ISPT Conference 2020 session on the circularity of (raw) materials
Since resources and raw materials are becoming increasingly sparse, the Dutch government and industry have set the goal to transition to a circular economy in which all resources are reusable by 2050. Re-design towards recycling (design for recycling), new and effective separation techniques and new and optimized processes for the separated streams are key technology features for valorization of the new value chains.
Program Director Circular Plastics Initiative (CPI) Ronald Korstanje was clear on what needs to be done: ‘Industry has a duty. We need to collaborate with the whole value chain and connect the different players. If we can get them to speak the same language, build confidence and share successes, we can work towards circularity.’ Therefore ISPT started the Circular Plastics Initiative. Its mission: to boost polymer recycling by clarifying the material and process aspects of mechanical and chemical recycling.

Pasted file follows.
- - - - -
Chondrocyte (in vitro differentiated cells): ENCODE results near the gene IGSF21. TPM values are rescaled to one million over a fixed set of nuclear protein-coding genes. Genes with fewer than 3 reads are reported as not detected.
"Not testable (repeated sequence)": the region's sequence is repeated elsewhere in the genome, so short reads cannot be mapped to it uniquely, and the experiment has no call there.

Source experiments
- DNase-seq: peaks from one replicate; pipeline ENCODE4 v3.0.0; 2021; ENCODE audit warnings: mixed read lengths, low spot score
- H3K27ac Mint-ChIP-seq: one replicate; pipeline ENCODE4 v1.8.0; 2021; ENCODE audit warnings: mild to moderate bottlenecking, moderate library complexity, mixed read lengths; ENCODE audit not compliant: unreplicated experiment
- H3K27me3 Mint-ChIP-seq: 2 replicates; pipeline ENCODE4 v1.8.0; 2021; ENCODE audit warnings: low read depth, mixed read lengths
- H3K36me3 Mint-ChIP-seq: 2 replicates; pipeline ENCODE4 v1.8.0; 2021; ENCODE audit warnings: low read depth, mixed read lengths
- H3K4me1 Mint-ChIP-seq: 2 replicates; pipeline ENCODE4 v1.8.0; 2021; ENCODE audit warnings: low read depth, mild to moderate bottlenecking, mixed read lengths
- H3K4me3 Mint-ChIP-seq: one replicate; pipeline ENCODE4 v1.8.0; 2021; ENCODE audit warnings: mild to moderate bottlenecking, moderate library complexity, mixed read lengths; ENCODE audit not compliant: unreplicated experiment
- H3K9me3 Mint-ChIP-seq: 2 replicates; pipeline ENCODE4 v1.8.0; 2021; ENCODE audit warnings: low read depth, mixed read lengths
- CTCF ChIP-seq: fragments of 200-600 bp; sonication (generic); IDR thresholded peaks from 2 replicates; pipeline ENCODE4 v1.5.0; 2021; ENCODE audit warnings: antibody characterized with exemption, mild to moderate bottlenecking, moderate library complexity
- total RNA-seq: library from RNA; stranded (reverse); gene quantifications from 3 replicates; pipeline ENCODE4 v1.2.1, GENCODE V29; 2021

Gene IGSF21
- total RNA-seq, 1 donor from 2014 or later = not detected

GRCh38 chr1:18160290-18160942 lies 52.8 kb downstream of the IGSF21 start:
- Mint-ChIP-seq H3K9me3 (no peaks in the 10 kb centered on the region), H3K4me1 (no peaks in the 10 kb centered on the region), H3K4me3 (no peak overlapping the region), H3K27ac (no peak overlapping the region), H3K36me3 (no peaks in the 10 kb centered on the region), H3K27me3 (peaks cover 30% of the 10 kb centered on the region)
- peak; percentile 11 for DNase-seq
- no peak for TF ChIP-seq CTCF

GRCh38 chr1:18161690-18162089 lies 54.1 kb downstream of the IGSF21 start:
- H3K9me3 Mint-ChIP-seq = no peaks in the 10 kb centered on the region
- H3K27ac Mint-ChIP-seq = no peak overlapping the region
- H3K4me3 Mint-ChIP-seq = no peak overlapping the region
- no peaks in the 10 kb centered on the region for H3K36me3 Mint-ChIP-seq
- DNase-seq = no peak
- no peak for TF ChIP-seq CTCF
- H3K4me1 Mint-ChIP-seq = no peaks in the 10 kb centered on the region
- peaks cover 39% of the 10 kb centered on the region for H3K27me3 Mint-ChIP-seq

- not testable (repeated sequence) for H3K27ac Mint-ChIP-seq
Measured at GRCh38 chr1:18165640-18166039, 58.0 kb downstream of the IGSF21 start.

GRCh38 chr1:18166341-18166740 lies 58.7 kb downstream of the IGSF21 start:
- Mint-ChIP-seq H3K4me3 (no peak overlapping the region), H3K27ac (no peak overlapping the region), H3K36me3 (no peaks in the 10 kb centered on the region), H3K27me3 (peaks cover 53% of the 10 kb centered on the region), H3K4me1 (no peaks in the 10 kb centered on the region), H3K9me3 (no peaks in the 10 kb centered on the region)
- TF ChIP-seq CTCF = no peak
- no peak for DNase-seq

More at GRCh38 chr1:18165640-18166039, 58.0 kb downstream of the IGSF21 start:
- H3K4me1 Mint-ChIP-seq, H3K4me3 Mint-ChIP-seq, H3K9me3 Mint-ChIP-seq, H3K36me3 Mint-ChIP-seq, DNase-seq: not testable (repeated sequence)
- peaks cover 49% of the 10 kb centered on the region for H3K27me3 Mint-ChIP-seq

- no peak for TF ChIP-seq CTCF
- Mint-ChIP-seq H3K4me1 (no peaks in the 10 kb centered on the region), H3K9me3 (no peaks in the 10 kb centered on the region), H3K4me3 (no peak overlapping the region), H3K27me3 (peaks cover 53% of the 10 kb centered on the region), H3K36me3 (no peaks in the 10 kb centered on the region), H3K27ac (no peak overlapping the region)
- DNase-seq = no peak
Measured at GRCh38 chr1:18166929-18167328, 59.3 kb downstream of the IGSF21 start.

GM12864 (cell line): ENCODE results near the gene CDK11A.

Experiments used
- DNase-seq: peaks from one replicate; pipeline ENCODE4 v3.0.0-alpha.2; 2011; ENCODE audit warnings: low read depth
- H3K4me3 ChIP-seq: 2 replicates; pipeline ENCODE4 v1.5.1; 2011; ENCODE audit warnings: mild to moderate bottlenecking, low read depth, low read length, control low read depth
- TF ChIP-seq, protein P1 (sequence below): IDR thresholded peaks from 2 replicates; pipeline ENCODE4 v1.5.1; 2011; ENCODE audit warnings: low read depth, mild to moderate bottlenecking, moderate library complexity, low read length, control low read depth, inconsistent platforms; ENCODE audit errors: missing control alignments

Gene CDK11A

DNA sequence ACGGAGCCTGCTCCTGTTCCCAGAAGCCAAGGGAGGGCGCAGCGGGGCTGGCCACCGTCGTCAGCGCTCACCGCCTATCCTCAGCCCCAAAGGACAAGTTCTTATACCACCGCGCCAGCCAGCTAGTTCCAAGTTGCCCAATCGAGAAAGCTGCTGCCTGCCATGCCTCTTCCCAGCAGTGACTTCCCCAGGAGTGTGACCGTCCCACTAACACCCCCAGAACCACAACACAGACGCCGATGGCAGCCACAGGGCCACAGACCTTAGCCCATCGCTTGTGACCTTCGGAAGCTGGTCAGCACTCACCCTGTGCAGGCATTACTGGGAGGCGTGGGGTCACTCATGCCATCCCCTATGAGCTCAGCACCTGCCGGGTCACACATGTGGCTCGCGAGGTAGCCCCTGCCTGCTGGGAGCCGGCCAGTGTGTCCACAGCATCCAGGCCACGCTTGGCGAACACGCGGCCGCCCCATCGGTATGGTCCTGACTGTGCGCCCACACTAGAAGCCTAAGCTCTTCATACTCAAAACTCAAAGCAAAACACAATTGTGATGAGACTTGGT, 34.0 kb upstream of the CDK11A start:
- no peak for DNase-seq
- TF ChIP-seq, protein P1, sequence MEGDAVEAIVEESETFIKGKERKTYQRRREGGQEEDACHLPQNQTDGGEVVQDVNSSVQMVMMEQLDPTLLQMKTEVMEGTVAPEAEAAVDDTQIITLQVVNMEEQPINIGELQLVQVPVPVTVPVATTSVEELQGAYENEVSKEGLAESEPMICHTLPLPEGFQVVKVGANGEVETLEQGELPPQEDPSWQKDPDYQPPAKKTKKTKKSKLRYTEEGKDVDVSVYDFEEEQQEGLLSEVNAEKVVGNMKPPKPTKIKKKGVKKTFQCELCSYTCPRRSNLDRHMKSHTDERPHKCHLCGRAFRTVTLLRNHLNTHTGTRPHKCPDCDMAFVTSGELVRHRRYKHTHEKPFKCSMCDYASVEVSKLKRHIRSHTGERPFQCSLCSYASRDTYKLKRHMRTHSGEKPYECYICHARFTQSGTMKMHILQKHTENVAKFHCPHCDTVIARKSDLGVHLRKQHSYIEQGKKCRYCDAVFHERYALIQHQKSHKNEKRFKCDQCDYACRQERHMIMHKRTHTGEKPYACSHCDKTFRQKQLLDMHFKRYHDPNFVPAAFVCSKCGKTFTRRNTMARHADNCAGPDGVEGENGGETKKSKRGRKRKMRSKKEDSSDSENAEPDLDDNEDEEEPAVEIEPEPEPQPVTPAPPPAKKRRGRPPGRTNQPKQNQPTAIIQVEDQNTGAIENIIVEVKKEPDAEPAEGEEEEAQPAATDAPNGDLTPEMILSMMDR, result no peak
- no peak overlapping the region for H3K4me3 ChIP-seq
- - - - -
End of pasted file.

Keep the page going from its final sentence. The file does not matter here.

Jelmer Vierstra is Senior Program Leader Circular Economy at Natuur & Milieu. He agreed that collaboration is important to look at the bigger picture. But we also need to look differently at materials. ‘We have to reuse plastics and recycle them, not replace them by other materials which we burn after single usage. Moreover, we can’t be driven by consumer desires and be dependent on what he wants to pay for recycled materials.’ Vierstra believes taxation and pollution prizing can be used to speed things up. ‘When producers have to pay for polluting packaging, they are motivated to redesign packaging, join plastics pacts, and so forth.’
Kees Roest, Program Director Industrial Fluids Processing at ISPT, agreed that money can stimulate innovation. ‘We need to award good stuff and make use of inspirational storytelling. Only then we can bring innovation into practice.’